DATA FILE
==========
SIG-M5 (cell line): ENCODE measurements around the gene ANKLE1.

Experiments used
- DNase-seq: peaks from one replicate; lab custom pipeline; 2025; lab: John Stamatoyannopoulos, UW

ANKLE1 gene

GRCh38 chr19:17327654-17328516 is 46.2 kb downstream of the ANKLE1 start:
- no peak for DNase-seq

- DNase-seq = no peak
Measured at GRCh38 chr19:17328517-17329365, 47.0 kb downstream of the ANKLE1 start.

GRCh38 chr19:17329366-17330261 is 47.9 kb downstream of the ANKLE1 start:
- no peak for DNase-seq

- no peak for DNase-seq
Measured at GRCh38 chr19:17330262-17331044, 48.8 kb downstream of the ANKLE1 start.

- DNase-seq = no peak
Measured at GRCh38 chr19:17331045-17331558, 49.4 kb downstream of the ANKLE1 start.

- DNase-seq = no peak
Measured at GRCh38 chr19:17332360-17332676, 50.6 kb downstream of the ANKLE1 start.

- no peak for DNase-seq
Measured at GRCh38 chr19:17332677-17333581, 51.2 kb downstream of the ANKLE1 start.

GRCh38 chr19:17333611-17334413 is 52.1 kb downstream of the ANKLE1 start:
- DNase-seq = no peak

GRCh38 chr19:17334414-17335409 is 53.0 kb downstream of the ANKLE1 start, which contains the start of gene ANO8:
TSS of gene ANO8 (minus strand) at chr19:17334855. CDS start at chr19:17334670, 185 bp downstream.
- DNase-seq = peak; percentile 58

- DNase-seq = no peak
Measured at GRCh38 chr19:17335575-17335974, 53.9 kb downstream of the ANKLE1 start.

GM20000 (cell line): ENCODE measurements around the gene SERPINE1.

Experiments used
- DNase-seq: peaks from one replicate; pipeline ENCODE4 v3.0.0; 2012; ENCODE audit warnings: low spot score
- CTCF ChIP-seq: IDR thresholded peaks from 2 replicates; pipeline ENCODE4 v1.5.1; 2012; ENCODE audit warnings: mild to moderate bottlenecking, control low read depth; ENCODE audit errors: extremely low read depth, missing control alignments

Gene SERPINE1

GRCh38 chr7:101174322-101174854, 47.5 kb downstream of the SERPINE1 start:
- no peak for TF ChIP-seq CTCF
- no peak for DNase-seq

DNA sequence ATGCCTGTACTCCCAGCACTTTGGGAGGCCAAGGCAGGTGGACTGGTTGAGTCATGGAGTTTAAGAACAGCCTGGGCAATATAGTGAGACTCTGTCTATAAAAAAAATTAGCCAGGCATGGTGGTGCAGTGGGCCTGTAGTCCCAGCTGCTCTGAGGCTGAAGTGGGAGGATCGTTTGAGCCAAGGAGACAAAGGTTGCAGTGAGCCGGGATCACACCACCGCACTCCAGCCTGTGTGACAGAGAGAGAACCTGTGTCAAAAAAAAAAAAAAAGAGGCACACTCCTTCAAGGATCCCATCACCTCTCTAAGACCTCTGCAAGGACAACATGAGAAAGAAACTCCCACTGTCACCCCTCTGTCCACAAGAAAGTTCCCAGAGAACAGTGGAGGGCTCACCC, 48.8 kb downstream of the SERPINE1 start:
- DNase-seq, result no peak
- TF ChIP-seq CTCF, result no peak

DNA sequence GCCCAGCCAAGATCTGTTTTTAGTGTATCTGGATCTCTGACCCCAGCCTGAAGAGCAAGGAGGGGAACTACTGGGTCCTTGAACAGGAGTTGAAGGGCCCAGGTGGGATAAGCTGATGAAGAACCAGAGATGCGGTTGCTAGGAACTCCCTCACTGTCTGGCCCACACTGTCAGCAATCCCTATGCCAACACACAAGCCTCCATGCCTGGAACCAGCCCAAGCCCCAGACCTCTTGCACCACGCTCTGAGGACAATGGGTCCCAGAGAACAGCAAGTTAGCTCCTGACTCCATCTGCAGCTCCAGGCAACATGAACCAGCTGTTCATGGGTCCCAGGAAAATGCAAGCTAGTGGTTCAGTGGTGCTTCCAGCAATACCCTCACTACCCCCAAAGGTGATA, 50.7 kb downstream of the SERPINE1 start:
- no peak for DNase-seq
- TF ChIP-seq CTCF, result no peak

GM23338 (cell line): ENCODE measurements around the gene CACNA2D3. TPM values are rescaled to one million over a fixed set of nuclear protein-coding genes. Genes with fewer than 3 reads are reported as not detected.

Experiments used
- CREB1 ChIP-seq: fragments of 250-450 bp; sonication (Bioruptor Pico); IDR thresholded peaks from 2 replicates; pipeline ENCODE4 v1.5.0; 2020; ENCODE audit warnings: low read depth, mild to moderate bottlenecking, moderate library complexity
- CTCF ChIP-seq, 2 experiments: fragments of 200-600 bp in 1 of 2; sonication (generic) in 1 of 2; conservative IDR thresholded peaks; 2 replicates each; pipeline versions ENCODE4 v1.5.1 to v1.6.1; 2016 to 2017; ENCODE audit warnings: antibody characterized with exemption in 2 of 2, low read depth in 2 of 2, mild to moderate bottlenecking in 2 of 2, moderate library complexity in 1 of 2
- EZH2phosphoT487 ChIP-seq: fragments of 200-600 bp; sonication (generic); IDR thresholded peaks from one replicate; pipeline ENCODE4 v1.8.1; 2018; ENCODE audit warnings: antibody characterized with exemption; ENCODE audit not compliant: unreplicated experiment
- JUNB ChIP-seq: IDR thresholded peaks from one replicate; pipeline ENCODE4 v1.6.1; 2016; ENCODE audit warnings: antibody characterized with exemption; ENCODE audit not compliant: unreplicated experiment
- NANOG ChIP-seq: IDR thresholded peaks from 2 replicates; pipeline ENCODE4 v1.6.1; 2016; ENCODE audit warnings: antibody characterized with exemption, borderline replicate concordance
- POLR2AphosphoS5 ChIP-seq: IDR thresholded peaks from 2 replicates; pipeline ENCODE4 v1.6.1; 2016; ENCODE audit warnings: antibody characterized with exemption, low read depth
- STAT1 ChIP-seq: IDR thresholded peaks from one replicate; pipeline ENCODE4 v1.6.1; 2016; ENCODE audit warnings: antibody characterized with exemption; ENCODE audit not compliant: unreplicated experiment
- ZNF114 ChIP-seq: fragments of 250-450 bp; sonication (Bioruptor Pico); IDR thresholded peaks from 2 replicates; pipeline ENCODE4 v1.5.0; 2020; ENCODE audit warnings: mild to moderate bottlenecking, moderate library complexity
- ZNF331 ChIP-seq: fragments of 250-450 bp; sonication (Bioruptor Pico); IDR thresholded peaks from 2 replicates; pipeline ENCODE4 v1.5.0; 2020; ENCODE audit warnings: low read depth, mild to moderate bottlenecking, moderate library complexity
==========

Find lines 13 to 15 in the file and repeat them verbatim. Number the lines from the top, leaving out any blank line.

- DNase-seq = no peak
Measured at GRCh38 chr19:17331045-17331558, 49.4 kb downstream of the ANKLE1 start.

- DNase-seq = no peak